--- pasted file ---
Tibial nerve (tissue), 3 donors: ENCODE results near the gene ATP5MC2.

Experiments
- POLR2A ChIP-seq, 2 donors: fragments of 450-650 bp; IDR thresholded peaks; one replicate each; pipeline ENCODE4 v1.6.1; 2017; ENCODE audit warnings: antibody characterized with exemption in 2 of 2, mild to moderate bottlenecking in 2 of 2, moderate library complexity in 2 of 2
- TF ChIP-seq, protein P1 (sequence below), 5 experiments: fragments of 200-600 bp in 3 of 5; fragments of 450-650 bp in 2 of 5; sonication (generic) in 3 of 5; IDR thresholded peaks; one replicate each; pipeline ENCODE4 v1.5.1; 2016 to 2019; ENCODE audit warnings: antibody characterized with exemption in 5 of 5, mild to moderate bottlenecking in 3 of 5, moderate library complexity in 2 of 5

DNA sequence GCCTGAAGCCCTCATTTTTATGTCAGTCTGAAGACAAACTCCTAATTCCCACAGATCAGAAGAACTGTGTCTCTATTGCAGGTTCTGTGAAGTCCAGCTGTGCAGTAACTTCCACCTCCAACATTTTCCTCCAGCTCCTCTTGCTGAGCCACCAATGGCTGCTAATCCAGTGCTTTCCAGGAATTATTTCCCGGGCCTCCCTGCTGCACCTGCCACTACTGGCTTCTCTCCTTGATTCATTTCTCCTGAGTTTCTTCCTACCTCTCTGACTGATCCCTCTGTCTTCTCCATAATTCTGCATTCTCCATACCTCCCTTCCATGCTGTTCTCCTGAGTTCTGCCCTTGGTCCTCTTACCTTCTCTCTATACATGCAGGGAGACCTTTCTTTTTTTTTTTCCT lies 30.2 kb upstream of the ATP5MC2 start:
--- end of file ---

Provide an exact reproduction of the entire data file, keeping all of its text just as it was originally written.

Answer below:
Tibial nerve (tissue), 3 donors: ENCODE results near the gene ATP5MC2.

Experiments
- POLR2A ChIP-seq, 2 donors: fragments of 450-650 bp; IDR thresholded peaks; one replicate each; pipeline ENCODE4 v1.6.1; 2017; ENCODE audit warnings: antibody characterized with exemption in 2 of 2, mild to moderate bottlenecking in 2 of 2, moderate library complexity in 2 of 2
- TF ChIP-seq, protein P1 (sequence below), 5 experiments: fragments of 200-600 bp in 3 of 5; fragments of 450-650 bp in 2 of 5; sonication (generic) in 3 of 5; IDR thresholded peaks; one replicate each; pipeline ENCODE4 v1.5.1; 2016 to 2019; ENCODE audit warnings: antibody characterized with exemption in 5 of 5, mild to moderate bottlenecking in 3 of 5, moderate library complexity in 2 of 5

DNA sequence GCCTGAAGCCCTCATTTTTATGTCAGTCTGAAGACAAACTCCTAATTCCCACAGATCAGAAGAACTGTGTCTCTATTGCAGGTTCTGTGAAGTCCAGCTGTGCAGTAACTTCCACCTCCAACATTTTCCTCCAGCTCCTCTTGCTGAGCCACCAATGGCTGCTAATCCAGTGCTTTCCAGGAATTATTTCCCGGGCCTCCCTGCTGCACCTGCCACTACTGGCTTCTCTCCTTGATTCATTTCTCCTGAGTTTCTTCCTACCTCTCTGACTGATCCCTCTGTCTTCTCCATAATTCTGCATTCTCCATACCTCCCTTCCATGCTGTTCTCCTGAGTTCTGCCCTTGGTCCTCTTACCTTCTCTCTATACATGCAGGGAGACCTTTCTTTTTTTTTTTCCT lies 30.2 kb upstream of the ATP5MC2 start: